Additionally, employees in almost every department are generating and improving data that the rest of the business needs. Information integration needs to be collaborative and unified in order to improve collaboration and unification across the organization.
Saves time and boosts efficiency
When a company takes measures to integrate its information properly, it cuts down significantly on the time it takes to prepare and analyze that data. The automation of unified views cuts out the need for manually gathering data, and employees no longer need to build connections from scratch whenever they need to run a report or build an application.
Additionally, using the right tools, rather than hand-coding the integration, returns even more time (and resources overall) to the dev team.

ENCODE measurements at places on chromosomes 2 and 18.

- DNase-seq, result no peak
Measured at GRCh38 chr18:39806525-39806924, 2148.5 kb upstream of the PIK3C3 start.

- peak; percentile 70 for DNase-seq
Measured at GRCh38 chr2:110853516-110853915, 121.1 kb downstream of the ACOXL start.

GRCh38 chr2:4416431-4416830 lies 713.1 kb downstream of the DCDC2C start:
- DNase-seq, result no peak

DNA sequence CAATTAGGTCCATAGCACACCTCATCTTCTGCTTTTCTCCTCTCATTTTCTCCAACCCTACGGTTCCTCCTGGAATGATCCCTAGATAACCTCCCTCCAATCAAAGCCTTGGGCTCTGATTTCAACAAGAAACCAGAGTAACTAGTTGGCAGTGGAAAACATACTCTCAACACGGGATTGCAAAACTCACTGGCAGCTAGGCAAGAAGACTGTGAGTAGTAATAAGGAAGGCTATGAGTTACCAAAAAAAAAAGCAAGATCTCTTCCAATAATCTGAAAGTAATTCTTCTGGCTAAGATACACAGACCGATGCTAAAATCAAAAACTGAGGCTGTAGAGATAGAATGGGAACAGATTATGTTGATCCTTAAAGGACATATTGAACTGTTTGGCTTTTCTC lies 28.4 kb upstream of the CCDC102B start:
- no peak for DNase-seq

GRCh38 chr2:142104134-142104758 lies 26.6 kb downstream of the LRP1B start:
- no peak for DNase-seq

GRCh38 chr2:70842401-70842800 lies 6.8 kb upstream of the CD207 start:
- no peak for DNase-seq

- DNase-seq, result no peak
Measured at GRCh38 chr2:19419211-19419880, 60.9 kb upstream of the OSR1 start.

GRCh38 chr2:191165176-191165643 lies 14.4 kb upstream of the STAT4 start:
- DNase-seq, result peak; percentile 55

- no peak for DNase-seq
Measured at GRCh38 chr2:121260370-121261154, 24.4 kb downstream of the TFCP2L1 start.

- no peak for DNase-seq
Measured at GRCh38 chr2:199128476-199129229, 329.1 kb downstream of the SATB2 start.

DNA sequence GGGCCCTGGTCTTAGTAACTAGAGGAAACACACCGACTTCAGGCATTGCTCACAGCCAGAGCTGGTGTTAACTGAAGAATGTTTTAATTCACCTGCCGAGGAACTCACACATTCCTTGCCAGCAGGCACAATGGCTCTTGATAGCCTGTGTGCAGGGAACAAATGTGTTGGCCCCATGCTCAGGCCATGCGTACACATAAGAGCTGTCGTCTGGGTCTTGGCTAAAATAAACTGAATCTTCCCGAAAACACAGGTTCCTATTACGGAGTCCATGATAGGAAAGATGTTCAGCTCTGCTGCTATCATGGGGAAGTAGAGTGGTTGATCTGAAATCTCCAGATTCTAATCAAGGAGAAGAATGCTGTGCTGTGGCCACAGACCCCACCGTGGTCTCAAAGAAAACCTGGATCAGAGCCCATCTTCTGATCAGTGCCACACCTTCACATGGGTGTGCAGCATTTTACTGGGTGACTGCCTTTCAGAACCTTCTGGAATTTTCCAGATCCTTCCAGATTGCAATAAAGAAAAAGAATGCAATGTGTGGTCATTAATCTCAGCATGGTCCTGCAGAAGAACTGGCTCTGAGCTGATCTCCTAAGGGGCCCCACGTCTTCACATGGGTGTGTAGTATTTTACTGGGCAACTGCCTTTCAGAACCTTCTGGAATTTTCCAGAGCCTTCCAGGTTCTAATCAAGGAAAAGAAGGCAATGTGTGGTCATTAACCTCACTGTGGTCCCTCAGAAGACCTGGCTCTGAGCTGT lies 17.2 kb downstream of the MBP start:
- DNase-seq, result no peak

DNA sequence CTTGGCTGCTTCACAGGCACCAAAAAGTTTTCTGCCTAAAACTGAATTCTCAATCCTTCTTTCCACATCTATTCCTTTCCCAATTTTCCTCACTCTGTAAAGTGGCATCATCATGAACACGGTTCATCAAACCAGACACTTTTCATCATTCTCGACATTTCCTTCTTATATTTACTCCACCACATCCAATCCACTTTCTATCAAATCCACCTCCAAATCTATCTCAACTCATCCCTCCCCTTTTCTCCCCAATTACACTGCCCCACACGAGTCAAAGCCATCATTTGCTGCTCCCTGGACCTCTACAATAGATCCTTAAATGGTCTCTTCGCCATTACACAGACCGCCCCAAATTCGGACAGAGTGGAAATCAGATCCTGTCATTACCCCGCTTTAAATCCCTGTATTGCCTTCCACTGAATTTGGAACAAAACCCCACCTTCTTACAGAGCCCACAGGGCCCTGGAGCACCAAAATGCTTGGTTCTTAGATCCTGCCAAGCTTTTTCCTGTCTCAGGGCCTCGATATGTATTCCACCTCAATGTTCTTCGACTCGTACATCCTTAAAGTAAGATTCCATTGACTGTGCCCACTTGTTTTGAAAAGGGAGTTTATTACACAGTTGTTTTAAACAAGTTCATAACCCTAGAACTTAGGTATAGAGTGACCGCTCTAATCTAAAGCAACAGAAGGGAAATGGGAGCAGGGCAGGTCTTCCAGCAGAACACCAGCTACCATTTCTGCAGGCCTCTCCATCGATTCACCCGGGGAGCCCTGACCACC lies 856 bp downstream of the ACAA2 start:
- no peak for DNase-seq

All the time saved on these tasks can be put to other, better uses, with more hours earmarked for analysis and execution to make an organization more productive and competitive.
Reduces errors (and rework)
There’s a lot to keep up with when it comes to a company’s data resources. To manually gather data, employees must know every location and account that they might need to explore — and have all necessary software installed before they begin — to ensure their datasets will be complete and accurate. If a data repository is added, and that employee is unaware, they will have an incomplete data set.
Additionally, without a data integration solution that synchronizes data, reporting must be periodically redone to account for any changes. With automated updates, however, reports can be run easily in real time, whenever they’re needed.
Delivers more valuable data
Information integration efforts actually improve the value of a business’ data over time. As data is integrated into a centralized system, quality issues are identified and necessary improvements are implemented, which ultimately results in more accurate data — the foundation for quality analysis.